Movies: "Crazy, Stupid, Love." | Arts & Culture

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Movies: "Crazy, Stupid, Love."
Movies:  "Crazy, Stupid, Love."

 

I had put off seeing this one, in part because of a personal aversion to previous Steve Carell comedies, with their humor so often based on humiliation of one sort or another.  (I can say the same for most of Ben Stiller’s oeuvre.)  

 

But I’m here to tell you that “Crazy, Stupid, Love.” (yes, the title really does have a period at the end) is a delightful adult comedy:  smart, funny, sophisticated and touching.

 

What’s interesting about this movie is its pedigree.  It was written by Dan Fogelman, whose prior movies were both in animation (“Cars” and “Bolt”), and was co-directed by Glen Ficarro and John Reque, whose last movie was the blink-and-you-missed-it tragi-comedy “I Love You Phillip Morris.”  (They also co-wrote “Bad Santa.”)  Despite those, shall we say questionable antecedents, they’ve teamed up with a stellar cast to give us one of the best comedies of the summer.

 

Cal (Carell) is in love with his wife of 25 years (Julianna Moore), but now she wants a divorce, telling him she slept with one of her co-workers (Kevin Bacon).  Their son, 13-year old Robbie (scene-stealer Jonah Bobo) is in love with his older baby-sitter Jessica (Analeigh Tipton), but she has a teenage crush on Cal.  And pert law student Hannah (Emma Stone) thinks her beau (Josh Groban) will propose to her, when all he does is offer her a position with his law firm.  Crazy, stupid love.

 

Poor Cal.  Now out of the house, he spends his nights in a swanky saloon, where a smartly-dressed patron named Jake (Ryan Gosling) takes pity on him and decides to turn him into a lady-killer.  In one of the movie’s many hilarious moments, Jake takes Cal shopping for everything from a better haircut to new shoes, then instructs him in the art of picking up women.  The secret: let them do all the talking.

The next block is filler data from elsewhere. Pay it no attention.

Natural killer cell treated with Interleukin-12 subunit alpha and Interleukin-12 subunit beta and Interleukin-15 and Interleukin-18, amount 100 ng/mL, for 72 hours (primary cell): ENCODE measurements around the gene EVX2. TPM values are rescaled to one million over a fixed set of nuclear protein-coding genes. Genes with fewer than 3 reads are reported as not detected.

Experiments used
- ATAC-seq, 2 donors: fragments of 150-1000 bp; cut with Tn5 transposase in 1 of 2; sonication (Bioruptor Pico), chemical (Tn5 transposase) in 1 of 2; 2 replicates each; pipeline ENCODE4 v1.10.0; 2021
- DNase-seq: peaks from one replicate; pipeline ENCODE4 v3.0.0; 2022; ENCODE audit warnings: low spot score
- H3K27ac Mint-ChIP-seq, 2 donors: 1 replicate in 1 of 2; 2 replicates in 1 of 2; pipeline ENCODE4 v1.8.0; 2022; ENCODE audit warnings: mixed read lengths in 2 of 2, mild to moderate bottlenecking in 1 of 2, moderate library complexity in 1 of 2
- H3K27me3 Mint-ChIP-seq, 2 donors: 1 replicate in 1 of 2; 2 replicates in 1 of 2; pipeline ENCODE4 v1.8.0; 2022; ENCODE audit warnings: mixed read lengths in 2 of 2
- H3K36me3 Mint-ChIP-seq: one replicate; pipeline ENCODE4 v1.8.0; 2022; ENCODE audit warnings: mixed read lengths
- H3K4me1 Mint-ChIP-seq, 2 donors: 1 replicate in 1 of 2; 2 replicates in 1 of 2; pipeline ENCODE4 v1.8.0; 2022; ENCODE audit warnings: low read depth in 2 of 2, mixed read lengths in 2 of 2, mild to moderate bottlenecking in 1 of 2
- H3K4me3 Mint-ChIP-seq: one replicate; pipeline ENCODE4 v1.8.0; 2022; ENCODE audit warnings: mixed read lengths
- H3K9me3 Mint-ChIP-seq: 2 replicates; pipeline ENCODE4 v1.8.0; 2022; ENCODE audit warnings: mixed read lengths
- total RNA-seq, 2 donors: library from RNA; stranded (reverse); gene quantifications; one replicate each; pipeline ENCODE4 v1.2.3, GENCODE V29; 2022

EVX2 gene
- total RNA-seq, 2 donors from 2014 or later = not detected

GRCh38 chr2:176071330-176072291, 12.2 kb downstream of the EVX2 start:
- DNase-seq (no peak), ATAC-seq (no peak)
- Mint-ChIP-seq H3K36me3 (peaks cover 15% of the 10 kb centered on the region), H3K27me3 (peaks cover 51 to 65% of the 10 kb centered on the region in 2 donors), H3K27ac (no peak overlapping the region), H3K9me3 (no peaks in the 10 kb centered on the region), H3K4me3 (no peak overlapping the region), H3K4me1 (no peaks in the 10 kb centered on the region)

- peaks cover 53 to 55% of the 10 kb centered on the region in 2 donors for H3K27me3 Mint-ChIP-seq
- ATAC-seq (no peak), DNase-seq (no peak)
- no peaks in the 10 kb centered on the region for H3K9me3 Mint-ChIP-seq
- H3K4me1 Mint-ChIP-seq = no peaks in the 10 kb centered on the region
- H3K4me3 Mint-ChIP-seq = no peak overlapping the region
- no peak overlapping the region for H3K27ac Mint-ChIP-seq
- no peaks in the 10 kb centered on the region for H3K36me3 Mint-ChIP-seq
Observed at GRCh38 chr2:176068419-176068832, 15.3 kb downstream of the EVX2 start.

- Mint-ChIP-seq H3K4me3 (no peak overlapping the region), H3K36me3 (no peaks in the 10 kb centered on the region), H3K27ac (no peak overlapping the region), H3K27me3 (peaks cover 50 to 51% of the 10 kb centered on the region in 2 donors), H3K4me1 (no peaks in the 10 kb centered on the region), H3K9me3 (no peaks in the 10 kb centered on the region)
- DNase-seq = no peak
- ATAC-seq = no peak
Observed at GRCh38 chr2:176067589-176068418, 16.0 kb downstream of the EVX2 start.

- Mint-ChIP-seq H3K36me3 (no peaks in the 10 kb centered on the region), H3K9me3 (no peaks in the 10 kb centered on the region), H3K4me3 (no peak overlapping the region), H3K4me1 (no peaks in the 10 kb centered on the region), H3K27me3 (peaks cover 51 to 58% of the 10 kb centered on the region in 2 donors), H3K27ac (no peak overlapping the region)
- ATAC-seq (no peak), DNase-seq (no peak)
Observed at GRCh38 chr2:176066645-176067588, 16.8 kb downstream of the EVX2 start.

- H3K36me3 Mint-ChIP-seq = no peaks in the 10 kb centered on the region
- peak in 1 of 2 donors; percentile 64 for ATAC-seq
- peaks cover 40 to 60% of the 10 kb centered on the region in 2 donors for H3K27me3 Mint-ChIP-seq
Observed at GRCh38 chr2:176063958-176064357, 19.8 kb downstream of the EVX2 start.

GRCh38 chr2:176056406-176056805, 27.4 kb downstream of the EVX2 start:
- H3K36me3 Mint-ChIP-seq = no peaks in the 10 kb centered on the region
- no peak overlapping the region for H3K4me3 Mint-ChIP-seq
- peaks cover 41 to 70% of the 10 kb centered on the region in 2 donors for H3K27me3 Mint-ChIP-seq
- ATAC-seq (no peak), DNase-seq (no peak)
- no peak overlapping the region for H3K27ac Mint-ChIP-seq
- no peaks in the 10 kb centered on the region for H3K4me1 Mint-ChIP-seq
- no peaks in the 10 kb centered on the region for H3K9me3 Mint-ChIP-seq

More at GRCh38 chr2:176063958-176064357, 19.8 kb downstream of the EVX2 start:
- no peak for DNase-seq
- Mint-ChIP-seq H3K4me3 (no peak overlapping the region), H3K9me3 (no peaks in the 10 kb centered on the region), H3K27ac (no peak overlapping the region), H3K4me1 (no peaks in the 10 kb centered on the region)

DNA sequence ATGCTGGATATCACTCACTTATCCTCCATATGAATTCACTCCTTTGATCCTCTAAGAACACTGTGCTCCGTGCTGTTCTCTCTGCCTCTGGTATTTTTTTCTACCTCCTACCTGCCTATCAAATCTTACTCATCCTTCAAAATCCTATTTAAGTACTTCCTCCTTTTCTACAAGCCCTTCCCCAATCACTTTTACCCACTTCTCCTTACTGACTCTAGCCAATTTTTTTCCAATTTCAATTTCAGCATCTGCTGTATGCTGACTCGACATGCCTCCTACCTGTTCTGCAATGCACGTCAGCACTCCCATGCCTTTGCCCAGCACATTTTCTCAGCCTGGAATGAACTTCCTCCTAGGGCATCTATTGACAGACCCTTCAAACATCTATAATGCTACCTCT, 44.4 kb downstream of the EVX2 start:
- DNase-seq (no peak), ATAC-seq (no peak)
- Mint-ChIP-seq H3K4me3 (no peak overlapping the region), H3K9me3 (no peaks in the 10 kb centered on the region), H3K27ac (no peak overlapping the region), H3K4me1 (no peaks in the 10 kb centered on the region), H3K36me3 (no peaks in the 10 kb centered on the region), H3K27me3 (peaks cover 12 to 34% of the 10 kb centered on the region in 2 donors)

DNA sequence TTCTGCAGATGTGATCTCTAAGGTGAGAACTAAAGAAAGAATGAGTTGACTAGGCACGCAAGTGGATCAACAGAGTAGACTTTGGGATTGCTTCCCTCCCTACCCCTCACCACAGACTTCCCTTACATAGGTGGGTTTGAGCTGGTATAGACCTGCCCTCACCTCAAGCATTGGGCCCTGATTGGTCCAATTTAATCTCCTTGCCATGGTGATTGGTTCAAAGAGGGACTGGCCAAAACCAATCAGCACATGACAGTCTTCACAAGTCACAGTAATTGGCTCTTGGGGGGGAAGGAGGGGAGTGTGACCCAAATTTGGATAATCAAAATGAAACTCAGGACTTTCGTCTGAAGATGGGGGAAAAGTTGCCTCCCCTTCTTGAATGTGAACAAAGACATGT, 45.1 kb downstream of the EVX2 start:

As luck would have it, Cal’s first hit is on a lonely schoolteacher played by the fabulous Marisa Tomei, who turns into a tigress when he takes her home.  Before all the hook-ups and make-ups are over, we’ll find out what happens with every one of the star-crossed lovers in this large cast of characters.

 

And each of those characters has character.  Moore is excellent as a wife wondering if women can have mid-life crises, just like the men she’s seen in the movies.  Gosling (so good in “Lars and the Real Girl”) is terrific as the ladies’ man whose Henry Higgins routine with Cal is a thinly-veiled mix of contempt and compassion.  Tipton -- for once, a coltish young actress rather than the usual Hollywood teen temptress -- is a sweetheart.  And hats off to Carell, who plays Cal not as a buffoonish victim but rather as a caring,  intelligent man who can’t understand why his life has suddenly been turned upside-down.  And let's give a shout-out to veteran TV actor John Carroll Lynch, as Cal's buddy and Jessica's dad, who has ample reason to go ballistic.

 

“Crazy, Stupid, Love.” is rated PG-13 for its adult situations and language.  (Unlike most recent Hollywood comedies, there are no vomit or defecation jokes.)  I highly recommend it for adults and precocious teenagers, and give this movie an A.

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